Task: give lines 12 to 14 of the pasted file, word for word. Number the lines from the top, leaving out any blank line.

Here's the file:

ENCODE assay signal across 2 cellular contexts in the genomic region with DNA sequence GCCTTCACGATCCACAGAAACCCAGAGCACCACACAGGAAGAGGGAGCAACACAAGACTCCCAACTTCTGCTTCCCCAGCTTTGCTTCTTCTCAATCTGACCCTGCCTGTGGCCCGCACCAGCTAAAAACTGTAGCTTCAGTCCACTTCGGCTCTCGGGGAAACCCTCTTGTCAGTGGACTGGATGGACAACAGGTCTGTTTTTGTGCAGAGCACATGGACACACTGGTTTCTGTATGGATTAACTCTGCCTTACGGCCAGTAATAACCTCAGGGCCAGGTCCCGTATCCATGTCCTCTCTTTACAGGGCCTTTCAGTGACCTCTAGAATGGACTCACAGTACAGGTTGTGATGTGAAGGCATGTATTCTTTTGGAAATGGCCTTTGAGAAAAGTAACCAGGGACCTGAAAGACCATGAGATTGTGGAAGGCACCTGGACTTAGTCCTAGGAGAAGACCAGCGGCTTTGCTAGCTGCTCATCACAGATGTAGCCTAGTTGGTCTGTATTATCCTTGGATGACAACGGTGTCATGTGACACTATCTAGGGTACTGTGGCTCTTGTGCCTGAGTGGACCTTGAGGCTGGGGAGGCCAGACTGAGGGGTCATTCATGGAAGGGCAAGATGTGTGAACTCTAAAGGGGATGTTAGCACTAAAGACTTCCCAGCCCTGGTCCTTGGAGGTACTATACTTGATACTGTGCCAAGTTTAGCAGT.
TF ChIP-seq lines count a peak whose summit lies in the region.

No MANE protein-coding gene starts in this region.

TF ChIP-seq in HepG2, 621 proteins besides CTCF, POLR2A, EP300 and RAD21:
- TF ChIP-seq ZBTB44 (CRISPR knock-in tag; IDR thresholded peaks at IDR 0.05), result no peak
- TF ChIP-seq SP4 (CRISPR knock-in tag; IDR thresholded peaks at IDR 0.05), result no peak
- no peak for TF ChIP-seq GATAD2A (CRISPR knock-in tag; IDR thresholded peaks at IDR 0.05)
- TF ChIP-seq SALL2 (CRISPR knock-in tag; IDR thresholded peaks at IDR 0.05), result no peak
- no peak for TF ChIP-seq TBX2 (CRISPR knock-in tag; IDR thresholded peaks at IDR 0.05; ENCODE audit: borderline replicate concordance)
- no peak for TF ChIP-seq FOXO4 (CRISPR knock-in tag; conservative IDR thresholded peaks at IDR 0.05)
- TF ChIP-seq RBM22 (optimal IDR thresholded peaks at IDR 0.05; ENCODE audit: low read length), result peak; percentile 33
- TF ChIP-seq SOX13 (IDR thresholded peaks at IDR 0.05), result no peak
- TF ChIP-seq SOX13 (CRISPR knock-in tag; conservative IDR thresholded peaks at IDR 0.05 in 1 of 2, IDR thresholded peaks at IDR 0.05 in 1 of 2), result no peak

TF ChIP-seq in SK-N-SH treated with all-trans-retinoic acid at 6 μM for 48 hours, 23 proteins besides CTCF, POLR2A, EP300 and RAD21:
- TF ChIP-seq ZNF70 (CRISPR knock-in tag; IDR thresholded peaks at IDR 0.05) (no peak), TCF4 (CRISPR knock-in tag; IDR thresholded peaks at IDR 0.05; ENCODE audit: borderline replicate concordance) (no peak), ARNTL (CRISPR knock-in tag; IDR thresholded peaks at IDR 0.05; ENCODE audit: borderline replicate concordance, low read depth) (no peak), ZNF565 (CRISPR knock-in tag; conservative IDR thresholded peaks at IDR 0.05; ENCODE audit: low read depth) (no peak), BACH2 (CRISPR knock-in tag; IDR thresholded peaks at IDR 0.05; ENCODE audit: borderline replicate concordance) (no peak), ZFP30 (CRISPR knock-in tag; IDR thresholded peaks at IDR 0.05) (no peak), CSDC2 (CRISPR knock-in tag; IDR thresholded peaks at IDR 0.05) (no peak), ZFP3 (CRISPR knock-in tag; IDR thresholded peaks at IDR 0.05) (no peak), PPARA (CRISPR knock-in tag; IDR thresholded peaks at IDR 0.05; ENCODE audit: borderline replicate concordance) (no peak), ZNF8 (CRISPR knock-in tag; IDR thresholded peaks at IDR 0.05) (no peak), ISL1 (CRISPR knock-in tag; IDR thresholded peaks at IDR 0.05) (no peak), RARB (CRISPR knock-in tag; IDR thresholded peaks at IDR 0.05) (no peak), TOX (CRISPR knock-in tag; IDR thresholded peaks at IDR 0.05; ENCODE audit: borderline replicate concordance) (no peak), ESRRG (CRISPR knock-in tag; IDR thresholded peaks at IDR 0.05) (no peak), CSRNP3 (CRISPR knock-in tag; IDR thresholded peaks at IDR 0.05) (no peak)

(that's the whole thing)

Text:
- TF ChIP-seq SOX13 (IDR thresholded peaks at IDR 0.05), result no peak
- TF ChIP-seq SOX13 (CRISPR knock-in tag; conservative IDR thresholded peaks at IDR 0.05 in 1 of 2, IDR thresholded peaks at IDR 0.05 in 1 of 2), result no peak

TF ChIP-seq in SK-N-SH treated with all-trans-retinoic acid at 6 μM for 48 hours, 23 proteins besides CTCF, POLR2A, EP300 and RAD21: